Museums & Crisis: September Update

A few weeks ago I told you about the course I’m teaching this fall, Museums & Crisis. Let’s take a look at what we’ve been doing.

The first weeks of class were primarily an opportunity to lay down foundations regarding museums, their history, and how they operate. One of the reasons why I stuck to the basics is because the semester’s schedule doesn’t settle into its regular meeting patterns until around week 3. Between the semester starting on a Wednesday, and Labor Day happening the week after that, the first couple of weeks are already a little abridged. Additionally, with an add-drop period lasting from August 31 through September 12, I knew I’d be having students moving in and out of class as they shopped for different options, so I didn’t want to start diving into the course materials in earnest until I knew who would actually be joining me for the ride.

Looking back, I’m glad that my advisor encouraged me to add an introductory section to the syllabus, as my students come from a range of academic backgrounds and have varying levels of familiarity with museums. While some intend to enter museums professionally and have already held internships in the field, others have a more casual interest, having either visited them or grown up in areas that have them. By having a few weeks dedicated to just exploring what a museum is, I intended to give the students a baseline definition for them, even if our ultimate goal is to change or expand it. My students may come from a variety of majors and backgrounds, but moving forward, they’ll share some common understandings that they can challenge or complicate as we start getting to different crises.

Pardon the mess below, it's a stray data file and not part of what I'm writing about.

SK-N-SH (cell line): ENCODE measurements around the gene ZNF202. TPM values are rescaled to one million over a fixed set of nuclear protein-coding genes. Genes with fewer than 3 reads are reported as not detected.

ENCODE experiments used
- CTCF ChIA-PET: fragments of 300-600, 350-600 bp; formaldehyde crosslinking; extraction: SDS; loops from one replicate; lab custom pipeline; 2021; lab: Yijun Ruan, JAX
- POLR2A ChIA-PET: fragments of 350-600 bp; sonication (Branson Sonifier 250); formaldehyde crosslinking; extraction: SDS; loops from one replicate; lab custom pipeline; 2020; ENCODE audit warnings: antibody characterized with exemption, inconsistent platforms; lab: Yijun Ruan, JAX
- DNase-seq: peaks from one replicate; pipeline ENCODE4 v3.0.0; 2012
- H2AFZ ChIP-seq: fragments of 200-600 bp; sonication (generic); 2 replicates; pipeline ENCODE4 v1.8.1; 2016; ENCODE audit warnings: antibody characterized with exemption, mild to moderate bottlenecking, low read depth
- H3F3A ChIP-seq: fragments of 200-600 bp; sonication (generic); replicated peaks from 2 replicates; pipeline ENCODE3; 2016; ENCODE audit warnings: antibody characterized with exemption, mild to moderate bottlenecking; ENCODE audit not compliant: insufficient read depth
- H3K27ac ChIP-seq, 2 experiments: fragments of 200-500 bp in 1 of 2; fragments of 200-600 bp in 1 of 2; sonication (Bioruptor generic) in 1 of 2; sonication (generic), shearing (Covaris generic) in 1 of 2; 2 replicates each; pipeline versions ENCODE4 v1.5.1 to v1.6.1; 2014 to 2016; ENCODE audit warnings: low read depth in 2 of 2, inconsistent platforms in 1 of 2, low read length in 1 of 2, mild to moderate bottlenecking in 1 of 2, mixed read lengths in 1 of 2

These first few weeks have also been an important opportunity for me to develop a sense of rhythm for the class in terms of balancing in-class discussion with media and lecturing. Although I’ve been in a lot of classroom situations before, this is the first time I’ve taught a semester-long course on my own, and there’s definitely a learning curve that’s only been amplified by the pandemic. Everyone’s attention span and resilience have been affected, including mine, so while I have been drawing on my previous experience as a TA and workshop instructor, I can’t pretend that I’m in the same classroom environment as those previous experiences (even if I have, funnily enough, been assigned the exact same office and classroom as I had for my TAship with Utopia in the Americas). The important thing, I’ve been learning, is to remain flexible and adjust the course as needed, whether it’s using more in-class media, limiting the amount of reading, or providing more context for course materials.